MAY 27 — Multinational oil company Royal Dutch Shell has been ordered in court to slash its carbon emissions in order to protect the environment from climate change.
The landmark ruling, thought to be the first of its kind, demands the firm cuts its emissions by a net 45% by 2030 – compared with 2019 levels – to bring it in line with the Paris Agreement.
The outcome has far-reaching implications for the global fossil fuel industry and could pave the way for further climate litigation.
“Our hope is that this verdict will trigger a wave of climate litigation against big polluters, to force them to stop extracting and burning fossil fuels,” said Sara Shaw from Friends of the Earth International.
The verdict was handed down at the District Court of the Hague against Royal Dutch Shell, in a case filed by environmentalist and human rights groups including FOE NL.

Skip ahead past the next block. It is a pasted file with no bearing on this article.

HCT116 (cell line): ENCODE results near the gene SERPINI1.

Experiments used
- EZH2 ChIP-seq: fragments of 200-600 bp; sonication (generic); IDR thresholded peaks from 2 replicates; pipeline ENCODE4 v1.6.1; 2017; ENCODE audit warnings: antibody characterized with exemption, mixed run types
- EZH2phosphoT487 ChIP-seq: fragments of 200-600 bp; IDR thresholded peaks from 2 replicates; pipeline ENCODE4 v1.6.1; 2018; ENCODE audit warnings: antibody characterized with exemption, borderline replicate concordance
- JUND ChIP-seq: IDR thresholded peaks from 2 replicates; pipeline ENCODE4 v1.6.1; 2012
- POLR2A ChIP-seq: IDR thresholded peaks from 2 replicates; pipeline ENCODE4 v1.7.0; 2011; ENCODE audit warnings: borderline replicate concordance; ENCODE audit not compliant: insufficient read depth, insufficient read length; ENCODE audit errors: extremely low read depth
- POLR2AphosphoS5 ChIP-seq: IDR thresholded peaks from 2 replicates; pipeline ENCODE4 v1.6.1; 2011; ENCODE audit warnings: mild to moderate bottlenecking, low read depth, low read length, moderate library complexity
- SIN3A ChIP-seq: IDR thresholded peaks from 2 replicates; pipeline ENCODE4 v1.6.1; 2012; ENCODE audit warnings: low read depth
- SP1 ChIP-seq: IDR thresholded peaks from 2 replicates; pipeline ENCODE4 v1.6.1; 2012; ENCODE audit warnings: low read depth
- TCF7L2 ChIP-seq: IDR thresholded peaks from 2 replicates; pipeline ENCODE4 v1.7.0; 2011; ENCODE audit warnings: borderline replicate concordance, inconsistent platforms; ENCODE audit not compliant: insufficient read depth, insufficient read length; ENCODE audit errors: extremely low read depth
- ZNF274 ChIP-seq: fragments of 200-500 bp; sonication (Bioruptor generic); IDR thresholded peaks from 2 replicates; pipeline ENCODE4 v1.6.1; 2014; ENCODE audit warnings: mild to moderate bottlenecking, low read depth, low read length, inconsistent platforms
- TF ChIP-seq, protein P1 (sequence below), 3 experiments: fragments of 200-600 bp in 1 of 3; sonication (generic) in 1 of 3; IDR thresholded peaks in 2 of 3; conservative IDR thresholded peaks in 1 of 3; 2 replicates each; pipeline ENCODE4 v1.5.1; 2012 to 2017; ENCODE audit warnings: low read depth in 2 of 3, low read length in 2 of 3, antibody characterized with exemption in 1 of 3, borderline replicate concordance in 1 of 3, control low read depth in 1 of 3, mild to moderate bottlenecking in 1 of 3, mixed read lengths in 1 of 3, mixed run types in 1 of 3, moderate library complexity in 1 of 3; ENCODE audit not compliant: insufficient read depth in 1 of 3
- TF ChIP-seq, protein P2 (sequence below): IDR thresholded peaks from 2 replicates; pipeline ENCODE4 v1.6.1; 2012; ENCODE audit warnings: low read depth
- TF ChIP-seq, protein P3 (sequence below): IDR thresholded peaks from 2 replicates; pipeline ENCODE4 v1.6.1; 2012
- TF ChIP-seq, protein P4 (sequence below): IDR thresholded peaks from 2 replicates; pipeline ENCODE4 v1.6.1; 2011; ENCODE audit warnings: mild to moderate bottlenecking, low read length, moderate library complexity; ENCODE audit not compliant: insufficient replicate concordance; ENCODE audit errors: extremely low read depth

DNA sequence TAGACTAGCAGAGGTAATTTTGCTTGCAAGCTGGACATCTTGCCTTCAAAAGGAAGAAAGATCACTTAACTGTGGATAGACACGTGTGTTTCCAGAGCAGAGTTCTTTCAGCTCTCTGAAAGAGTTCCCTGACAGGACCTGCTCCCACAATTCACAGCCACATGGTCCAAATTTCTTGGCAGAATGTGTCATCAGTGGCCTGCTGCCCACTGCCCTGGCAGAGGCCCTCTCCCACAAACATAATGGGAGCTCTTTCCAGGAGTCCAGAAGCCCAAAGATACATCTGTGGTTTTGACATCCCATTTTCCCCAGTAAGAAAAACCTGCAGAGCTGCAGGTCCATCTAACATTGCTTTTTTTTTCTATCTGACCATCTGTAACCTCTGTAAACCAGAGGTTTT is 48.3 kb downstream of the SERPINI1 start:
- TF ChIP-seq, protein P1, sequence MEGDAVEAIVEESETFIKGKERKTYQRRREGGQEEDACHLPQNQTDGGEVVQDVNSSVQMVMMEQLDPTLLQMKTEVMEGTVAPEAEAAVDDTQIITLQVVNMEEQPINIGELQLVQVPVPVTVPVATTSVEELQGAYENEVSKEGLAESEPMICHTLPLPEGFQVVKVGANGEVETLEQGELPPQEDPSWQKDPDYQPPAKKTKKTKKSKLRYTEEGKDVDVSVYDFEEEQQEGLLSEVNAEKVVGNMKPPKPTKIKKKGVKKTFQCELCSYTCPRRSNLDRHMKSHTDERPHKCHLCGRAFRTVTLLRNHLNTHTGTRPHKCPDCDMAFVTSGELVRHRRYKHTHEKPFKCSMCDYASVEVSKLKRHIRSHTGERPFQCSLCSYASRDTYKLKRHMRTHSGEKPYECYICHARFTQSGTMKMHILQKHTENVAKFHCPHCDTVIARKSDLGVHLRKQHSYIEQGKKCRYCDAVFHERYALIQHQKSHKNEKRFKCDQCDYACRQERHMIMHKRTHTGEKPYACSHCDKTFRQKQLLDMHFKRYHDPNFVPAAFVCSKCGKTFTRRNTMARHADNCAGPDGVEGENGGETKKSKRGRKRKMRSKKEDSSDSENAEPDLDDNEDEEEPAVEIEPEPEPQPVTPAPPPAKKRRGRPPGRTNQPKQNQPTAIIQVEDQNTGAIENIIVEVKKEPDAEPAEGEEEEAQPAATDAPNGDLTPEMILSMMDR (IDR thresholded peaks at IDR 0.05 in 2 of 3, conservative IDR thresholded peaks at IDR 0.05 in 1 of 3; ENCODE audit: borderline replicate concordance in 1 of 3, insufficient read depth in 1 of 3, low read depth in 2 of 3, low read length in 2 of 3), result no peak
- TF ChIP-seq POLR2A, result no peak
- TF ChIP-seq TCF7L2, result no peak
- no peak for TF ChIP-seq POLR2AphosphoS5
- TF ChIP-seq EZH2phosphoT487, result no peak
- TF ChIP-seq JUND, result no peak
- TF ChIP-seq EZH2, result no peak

In a statement, the oil giant said “urgent action [was] needed on climate change” and that it wanted to grow demand for its low-carbon products. The oil giant is “investing billions of dollars in low-carbon energy, including electric vehicle charging, hydrogen, renewables, and biofuels,” Shell spokesperson Anna Arata said.
The 2030 goal affirmed by the court is more ambitious than Shell’s target of becoming “a net-zero emissions energy business by 2050.” Shell argues the 2050 goal is in line with the Paris climate accord. But The Hague District Court determined Shell’s plans were not adequate.
The ruling applies to Shell and its suppliers and covers not only the companies’ emissions but also emissions from products burned by its customers.
“This is a monumental victory for our planet, for our children, and a big leap towards a livable future for everyone,” said Donald Pols, director of Friends of the Earth Netherland. — Reuters
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